Lab Notes Gems & Gemology, Summer 2013, Vol. 49, No. 2

A Large Irradiated Green-Yellow Diamond


Figure 1. This 24.16 ct oval-cut diamond (20.47 × 14.00 × 10.72 mm) was color graded as Fancy Intense green-yellow, and identified as artificially irradiated and annealed. Photo by Jian Xin (Jae) Liao.
Artificially irradiated diamonds are common in the trade, and identifying them remains a challenge. The New York lab recently identified a large diamond as artificially irradiated based on careful spectroscopic analysis and a review of the lab’s database.
 
This 24.16 ct oval-cut diamond (20.47 × 14.00 × 10.72 mm) was color graded as Fancy Intense green-yellow (figure 1). The color was distributed evenly throughout the stone, with no color zoning detected. It showed strong yellow and blue fluorescence to long-wave UV radiation, and moderate yellow fluorescence to short-wave UV radiation. This fluorescence reaction and absence of chalkiness are seen in some natural diamonds with a similar bodycolor. Absorption spectrum in the mid-infrared region showed saturated absorptions in the one-phonon region, indicating a type Ia diamond with a high concentration of nitrogen. Also recorded were a moderate platelet peak at 1368 cm–1 (approximately 2.1 cm–1 intensity) and a weak absorption at 1433 cm–1. No hydrogen-related absorption or H1b/H1c center in the near-infrared region was recorded. Absorp­tion spectrum of this diamond in the ultraviolet/visible/near-infrared (UV-Vis-NIR) region at liquid-nitrogen temperature (figure 2) showed a moderately strong absorption from the N3 (415.2 nm) and H4 (496.0 nm) centers, as well as weak absorptions at 512.8, 594.4, and 741.2 nm (GR1).

Figure 2. After irradiation and annealing treatment, a significant amount of optical center H4 was introduced. This is mainly responsible for the color improvement from Fancy brownish greenish yellow to Fancy Intense green-yellow. N3 absorptions in two spectra in this plot were normalized to the same intensity.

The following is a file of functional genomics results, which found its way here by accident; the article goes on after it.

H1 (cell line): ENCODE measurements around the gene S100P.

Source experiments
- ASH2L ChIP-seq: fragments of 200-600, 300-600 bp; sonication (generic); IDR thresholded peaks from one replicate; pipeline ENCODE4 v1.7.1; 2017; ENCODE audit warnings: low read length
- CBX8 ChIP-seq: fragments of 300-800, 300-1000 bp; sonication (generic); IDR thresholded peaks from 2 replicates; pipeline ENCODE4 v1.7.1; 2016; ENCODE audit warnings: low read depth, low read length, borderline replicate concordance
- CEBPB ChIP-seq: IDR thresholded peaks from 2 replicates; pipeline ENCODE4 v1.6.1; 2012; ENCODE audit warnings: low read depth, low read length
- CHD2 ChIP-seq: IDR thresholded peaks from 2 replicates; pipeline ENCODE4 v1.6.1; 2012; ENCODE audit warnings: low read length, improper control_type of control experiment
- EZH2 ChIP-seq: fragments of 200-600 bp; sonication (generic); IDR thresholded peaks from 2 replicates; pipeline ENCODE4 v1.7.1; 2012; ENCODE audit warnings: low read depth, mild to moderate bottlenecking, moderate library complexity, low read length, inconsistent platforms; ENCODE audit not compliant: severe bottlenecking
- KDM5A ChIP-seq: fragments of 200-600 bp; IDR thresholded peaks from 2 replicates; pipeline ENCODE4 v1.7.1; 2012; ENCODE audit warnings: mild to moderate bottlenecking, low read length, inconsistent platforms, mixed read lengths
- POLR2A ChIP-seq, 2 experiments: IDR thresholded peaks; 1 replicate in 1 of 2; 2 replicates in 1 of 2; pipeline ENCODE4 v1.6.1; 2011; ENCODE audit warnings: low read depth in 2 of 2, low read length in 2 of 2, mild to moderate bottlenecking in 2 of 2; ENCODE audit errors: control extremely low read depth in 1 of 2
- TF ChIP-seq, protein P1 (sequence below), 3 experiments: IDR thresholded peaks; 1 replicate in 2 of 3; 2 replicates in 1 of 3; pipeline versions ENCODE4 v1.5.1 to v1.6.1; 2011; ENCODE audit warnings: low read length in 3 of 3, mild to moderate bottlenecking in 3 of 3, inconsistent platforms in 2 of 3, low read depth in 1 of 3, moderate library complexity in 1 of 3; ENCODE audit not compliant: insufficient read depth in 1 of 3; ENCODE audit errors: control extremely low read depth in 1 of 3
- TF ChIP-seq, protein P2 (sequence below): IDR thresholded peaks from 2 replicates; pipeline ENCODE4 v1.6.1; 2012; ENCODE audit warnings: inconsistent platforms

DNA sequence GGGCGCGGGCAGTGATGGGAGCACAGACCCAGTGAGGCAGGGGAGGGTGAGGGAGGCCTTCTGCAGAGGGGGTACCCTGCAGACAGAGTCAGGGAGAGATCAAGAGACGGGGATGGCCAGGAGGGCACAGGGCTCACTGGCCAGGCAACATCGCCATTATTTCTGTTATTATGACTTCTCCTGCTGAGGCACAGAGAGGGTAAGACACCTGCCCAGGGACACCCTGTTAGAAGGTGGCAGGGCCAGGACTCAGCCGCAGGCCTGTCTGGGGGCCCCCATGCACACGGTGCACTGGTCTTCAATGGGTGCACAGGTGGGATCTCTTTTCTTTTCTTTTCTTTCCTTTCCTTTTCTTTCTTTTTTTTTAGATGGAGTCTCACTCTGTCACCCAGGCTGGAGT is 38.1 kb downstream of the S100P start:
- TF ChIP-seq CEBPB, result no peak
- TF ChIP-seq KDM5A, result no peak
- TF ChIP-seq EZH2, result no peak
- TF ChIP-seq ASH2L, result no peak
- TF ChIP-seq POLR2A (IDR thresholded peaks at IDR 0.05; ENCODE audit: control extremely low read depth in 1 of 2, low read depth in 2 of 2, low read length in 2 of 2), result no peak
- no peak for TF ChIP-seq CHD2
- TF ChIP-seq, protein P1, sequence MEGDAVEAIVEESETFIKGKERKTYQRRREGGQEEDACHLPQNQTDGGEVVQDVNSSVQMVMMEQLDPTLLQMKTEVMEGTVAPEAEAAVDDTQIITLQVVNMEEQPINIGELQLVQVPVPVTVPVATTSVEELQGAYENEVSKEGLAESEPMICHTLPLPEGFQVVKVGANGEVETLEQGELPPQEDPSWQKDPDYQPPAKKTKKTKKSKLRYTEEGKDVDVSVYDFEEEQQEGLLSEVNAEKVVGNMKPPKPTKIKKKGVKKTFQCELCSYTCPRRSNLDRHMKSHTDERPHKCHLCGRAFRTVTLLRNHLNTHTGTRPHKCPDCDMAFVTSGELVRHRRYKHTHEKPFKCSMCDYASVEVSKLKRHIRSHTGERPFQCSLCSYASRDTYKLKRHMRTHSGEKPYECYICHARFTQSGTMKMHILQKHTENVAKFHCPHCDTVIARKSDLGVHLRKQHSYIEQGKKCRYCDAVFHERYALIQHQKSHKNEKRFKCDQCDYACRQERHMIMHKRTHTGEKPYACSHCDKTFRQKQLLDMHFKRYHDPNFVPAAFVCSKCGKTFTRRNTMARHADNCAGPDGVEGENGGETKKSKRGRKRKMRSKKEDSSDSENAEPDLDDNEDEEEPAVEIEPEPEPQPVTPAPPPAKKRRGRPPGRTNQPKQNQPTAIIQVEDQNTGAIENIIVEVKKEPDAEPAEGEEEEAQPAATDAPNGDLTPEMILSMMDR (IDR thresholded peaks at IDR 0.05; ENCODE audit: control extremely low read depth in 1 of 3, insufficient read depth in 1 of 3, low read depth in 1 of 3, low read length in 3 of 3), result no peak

Absence of the H3 optical center was confirmed by photoluminescence spectroscopy at liquid-nitrogen temperature with 488 nm laser excitation. A fluorescence image collected using the DiamondView showed a gradual change from a predominantly blue table region to a mostly green upper pavilion and girdle area. The spectral features observed in this large diamond are rarely encountered in natural diamonds, raising the possibility of artificial irradiation treatment.
 
A search of the GIA database found a very good match between this stone and a previously tested diamond. The two diamonds were identical in measurements and weight, as well as their infrared absorption spectroscopic features, though the previous grade was Fancy brownish greenish yellow. This significant improvement in color appearance is attributed to the relatively high concentration of the H4 center produced by the artificial irradiation/annealing treatment confirmed in this study.
 
Despite its suspicious spectroscopic features, this irradiated diamond showed some gemological features normally observed in diamonds with similar natural color. This example demonstrates the value of careful spectral and gemological analysis, combined with a review of the GIA database, in gem identification.